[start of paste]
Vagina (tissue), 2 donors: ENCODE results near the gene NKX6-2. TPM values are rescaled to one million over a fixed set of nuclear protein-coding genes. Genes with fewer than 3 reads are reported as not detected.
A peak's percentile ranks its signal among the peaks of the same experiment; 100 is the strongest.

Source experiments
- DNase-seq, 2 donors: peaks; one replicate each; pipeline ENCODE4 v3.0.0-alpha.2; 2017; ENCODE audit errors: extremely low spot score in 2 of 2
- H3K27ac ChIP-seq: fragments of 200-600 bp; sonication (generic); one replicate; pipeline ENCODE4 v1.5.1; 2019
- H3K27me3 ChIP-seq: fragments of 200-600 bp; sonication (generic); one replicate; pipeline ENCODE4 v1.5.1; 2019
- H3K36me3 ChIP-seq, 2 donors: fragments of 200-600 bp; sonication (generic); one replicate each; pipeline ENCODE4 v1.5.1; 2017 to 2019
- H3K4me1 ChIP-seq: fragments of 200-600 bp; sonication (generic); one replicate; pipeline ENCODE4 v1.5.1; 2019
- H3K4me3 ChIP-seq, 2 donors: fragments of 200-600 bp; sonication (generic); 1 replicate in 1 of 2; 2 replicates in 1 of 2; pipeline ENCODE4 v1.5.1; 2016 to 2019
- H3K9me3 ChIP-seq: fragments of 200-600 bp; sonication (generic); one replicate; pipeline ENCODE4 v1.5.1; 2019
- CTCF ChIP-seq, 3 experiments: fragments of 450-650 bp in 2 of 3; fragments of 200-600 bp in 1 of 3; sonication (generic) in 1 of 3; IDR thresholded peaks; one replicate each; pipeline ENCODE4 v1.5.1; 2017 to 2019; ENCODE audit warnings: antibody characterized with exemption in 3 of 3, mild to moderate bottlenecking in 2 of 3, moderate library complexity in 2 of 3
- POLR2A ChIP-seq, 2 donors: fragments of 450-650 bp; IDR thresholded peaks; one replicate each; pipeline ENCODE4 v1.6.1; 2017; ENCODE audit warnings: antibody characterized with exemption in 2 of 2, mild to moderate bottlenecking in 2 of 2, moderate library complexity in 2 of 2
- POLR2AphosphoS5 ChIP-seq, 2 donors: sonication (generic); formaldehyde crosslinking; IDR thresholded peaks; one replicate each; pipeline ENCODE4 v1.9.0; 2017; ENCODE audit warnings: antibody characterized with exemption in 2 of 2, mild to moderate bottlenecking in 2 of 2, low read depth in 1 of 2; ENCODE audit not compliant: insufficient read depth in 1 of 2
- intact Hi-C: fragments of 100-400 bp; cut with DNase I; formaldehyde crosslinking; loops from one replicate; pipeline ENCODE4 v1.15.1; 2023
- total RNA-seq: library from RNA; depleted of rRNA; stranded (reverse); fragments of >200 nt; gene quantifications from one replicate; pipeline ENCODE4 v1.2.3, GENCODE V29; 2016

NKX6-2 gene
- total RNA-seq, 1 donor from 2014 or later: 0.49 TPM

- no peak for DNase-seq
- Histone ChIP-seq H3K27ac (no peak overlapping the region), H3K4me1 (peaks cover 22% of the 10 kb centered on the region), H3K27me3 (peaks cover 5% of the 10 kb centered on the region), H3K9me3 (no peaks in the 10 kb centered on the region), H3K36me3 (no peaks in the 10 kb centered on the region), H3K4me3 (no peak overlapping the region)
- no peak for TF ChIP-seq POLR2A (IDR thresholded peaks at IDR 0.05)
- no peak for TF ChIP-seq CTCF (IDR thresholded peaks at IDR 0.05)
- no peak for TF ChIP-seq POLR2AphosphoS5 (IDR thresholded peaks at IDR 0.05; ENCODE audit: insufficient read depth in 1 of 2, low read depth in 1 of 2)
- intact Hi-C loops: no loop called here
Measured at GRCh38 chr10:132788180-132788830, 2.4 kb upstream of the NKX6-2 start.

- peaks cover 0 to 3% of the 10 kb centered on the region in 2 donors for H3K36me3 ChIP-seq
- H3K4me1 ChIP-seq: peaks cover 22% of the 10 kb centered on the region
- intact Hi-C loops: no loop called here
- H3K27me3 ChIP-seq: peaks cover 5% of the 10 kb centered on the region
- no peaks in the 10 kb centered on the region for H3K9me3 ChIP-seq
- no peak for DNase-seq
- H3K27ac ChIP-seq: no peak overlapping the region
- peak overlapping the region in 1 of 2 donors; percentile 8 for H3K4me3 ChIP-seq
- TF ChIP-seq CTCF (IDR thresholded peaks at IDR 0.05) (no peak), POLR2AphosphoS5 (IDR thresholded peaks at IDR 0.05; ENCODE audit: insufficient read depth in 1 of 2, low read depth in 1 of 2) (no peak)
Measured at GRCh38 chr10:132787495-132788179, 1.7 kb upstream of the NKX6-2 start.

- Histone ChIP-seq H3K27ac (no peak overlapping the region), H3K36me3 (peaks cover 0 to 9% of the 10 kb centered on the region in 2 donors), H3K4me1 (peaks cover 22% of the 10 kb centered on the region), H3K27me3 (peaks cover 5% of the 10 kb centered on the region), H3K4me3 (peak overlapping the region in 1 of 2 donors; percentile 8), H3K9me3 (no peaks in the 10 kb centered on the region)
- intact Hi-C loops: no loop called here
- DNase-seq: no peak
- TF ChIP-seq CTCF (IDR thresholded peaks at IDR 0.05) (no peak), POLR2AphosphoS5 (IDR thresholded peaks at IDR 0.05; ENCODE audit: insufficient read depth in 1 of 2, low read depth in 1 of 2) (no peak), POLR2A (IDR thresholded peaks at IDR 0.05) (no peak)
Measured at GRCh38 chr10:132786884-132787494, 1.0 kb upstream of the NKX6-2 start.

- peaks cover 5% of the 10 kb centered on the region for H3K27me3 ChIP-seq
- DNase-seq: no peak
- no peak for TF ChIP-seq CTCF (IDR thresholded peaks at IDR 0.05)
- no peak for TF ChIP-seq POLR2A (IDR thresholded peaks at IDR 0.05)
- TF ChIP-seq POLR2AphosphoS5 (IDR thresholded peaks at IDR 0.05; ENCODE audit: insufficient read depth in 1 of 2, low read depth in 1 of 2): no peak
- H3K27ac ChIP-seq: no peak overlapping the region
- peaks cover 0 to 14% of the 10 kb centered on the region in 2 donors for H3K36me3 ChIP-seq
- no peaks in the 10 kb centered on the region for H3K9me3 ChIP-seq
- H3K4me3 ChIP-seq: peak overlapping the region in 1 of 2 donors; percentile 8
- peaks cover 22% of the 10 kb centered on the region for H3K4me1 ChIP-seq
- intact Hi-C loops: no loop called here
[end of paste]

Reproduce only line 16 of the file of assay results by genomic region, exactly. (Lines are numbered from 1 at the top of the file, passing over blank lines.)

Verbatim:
NKX6-2 gene